What actually lead to the line-up changes within the band, when and why did you end up as a four piece and when and how did you hook up with Kam?
"Once again I have to apologize for answering questions early. The reason behind the early line up changes sadly were drug related. Bill and I were deadly serious about this band early on. And when other members couldn’t practice or showed up to play a show high on something, they were keeping us from reaching our goal."

Was he the driving force in become heavier or would you have changed in that direction without him as well?
"Yes and No. Bill and I wanted to sound heavier then we did with the initial line up, otherwise we would not have entertained the idea of auditioning Kam, but I have to admit we would not have had that sound without his voice. For a while we had no PA to practice with, and Kam would stand in the corner screaming his lyrics out, just trying to be heard. He wanted it as badly as we did."

At which point of time did you start writing original tunes? Did you already have some of the songs written that ended up on your debut demo before Kam joined the band? If so, how different were they originally, compared to the versions we finally got to hear?
"The 3 songs on the initial demo were written by Alan, myself and Bill before Kam came on board. Kam just re-wrote the lyrics. Alan and I were writing stuff in CYANIDE and some of those riffs bled over to these songs. The second demo was a result of the 6 months after Rick moved in. Once we were all four together, sounding solid and seemed stable we made a strong effort to write more songs."

Tell us as much as you can still recall about the origin of your two demos, like when and where you recorded them, who produced them, who was in the recording line-up at the time, how much time you spent on the writing / recordings, how many copies you spread around of them and why it took you two years since the band’s origin until you finally released some stuff officially etc. etc.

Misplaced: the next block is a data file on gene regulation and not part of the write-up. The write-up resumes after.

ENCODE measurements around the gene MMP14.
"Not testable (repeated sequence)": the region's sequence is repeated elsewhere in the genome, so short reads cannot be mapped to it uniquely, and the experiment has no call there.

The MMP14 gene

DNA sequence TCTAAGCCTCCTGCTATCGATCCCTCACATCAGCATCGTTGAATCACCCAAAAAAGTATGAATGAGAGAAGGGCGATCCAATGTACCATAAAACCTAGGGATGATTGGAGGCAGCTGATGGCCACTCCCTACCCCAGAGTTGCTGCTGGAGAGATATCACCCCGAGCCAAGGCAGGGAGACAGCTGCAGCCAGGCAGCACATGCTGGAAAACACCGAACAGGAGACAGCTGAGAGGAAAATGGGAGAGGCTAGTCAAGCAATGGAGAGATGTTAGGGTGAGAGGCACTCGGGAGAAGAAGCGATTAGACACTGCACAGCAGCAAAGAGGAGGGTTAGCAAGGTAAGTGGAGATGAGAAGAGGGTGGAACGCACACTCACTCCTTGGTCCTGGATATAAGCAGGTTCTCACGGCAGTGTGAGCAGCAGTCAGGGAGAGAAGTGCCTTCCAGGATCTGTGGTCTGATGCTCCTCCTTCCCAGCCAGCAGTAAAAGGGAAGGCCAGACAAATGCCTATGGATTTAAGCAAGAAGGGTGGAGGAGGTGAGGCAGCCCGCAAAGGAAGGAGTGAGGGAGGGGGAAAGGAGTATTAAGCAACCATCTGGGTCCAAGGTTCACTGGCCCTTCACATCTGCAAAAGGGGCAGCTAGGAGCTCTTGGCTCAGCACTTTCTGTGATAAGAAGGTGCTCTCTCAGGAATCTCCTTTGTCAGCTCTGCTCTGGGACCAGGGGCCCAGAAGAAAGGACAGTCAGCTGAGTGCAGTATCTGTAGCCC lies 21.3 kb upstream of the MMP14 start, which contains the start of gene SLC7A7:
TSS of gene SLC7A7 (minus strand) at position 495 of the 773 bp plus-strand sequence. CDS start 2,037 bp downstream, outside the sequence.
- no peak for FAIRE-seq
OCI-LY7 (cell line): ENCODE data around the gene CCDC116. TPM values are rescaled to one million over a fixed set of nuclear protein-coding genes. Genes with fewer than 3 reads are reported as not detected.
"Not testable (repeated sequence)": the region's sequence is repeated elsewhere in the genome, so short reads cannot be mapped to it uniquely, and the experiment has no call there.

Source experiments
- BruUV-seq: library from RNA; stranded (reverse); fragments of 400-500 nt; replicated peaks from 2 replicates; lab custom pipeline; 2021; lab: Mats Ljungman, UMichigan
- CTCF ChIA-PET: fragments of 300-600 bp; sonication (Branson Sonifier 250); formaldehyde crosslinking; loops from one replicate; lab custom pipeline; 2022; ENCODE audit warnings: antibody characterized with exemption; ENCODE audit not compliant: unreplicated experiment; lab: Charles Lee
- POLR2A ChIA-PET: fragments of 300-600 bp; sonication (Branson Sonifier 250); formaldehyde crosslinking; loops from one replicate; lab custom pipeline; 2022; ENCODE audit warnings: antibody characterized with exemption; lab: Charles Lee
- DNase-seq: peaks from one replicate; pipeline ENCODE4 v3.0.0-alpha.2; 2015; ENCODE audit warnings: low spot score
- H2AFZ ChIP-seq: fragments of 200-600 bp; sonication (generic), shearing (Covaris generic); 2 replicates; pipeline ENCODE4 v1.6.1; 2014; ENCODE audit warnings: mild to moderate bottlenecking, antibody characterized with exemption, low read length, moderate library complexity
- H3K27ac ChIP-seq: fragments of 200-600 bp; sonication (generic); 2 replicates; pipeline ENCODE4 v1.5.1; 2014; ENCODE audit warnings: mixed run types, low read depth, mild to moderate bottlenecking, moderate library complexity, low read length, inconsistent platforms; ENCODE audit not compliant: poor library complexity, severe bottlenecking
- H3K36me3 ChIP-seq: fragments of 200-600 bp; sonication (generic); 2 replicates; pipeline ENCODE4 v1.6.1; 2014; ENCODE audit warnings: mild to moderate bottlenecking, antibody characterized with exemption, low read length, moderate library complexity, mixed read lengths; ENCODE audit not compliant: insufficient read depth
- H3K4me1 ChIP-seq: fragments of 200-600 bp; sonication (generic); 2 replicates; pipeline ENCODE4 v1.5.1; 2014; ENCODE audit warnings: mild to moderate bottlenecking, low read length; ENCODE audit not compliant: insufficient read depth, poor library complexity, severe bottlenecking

"The first demo was recorded at a studio in Tampa. We were clueless 18 year olds. Bill, myself, Alan and Kam. The geeky engineer looked at us like we were nuts when he realized we were so down tuned. Then Kam did his vocals and the engineer really looked confused. There was limited production, limited cash. The songs were already written and for the week or so prior to recording we practiced the same 3 songs over and over again, we knew we could only afford like three hours tops in the studio. That first tape I probably sent out between 300 –400 copies. We made them on a dual cassette boom box, and I made covers on my fathers copy machine. The second demo was the same line up except Rick had taken Alan Wests place by now. ‘Chamber Of Ages’, ‘From Beyond’, ‘Clangor Of War’ and ‘Symbolic Immortality’ were recorded in two trips to this studio in some mans home in north Tampa. He was in some 60’s band called The Rubberband band. Me and Bill set up in the back bedroom, Rick plugged in thru a Boss Distortion pedal direct into the board, and Kam added his vocals in the dining room the next day. Once again, we had no cash so the routine was the same. One take, hit the record button. I think there was one song we had to redo because the beginning was off. Most of these songs were written in a day and I liked it that way. So many bands went off in the overly technical –overly produced direction. I really think it took the edge off the sound. It wasn’t dangerous anymore. It didn’t kick your ass like it should."